||Daley, S(aut); Haley, M(aut).|
||No-one learns in a quiet classroom|
||In: Caribbean Public Health Agency. Caribbean Public Health Agency: 60th Annual Scientific Meeting. Kingston, The University of the West Indies. Faculty of Medical Sciences, 2015. p.[1-75].
(West Indian Medical Journal Supplement).
||OBJECTIVE: To assess the value of an introductory sailing program, Buoyed Up, as an intervention strategy to improve the well-being of children at risk of isolation due to economic, cultural and social factors. DESIGN AND METHODS: Data was collected using a mixed method approach and involved primary school children (n=89) drawing and writing about their school and sailing experiences and a focus group and interviews with primary school teachers (n= 6). RESULTS: Most children appear to be happy attending school (78.2%) however, most were passive in content (67.3%) and even those who included their friends (21.8%) drew them sitting or standing. All children drew a picture of themselves actively sailing (100%) and most were happy to be involved in the program (83% of boys and 72% of girls). Most children included a sentence expressing their like for sailing (83% of boys and 72% of girls), which was particularly evident in pictures that reflected the technicalities of sailing. Teachers found children who participated in the program developed a sense of identity and belonging with a group, developed confidence and resilience to cope with challenges and were more engaged in the classroom. CONCLUSION: Children at risk of social exclusion due to economic, social and cultural adversity can be supported to stay in school through unique and targeted programs which can be linked to the curriculum.|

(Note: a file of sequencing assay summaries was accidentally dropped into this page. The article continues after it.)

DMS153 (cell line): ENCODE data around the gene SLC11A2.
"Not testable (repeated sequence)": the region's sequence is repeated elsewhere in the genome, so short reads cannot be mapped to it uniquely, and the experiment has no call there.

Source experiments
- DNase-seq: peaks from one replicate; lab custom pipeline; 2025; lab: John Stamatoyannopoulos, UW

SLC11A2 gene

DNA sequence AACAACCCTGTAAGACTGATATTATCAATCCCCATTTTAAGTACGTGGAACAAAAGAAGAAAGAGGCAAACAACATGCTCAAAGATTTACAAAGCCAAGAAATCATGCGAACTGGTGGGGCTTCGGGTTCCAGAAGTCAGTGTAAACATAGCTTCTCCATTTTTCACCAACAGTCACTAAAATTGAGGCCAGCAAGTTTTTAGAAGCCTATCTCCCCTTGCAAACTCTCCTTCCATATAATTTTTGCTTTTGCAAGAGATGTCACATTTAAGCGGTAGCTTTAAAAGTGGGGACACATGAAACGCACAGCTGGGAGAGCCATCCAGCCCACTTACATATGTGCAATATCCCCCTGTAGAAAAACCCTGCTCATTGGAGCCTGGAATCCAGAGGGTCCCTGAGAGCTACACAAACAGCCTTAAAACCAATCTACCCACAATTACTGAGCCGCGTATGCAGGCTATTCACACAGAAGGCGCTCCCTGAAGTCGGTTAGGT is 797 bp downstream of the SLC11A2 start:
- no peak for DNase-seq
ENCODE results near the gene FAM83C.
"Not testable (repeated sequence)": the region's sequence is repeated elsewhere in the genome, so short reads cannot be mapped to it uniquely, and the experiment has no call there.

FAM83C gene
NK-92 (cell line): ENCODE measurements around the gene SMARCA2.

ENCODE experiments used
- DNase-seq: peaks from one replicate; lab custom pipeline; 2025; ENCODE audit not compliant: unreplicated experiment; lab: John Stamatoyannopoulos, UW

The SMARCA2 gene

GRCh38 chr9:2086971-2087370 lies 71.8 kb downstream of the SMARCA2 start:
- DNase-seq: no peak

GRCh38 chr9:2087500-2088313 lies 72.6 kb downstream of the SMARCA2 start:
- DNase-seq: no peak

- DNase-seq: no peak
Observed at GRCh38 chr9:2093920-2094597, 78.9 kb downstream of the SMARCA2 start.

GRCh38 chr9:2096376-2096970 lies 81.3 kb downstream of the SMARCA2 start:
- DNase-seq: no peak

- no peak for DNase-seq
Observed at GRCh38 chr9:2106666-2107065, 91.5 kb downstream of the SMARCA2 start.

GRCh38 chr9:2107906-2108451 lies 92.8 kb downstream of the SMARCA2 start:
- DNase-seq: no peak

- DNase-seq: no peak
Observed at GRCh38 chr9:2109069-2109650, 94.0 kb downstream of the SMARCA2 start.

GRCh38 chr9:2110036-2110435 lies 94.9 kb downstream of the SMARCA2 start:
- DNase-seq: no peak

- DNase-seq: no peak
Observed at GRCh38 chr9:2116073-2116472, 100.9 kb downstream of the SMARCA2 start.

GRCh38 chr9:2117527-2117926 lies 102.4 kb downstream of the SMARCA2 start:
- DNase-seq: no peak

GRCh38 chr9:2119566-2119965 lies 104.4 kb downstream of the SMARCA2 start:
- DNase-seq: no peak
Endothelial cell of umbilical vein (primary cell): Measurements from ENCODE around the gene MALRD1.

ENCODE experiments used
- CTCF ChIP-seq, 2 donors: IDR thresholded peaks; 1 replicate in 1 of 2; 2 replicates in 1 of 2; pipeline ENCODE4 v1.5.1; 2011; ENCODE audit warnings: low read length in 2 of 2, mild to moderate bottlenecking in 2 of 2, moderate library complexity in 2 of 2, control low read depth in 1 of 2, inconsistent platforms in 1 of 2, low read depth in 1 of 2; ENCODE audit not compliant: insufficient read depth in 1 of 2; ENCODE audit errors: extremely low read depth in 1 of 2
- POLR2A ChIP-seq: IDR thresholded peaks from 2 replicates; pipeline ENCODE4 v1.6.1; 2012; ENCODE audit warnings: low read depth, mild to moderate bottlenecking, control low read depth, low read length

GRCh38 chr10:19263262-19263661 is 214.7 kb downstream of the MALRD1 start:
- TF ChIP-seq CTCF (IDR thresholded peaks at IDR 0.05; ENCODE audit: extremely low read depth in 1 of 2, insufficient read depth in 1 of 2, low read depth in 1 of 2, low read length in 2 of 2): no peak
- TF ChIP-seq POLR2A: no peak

||TT2.1 - Library|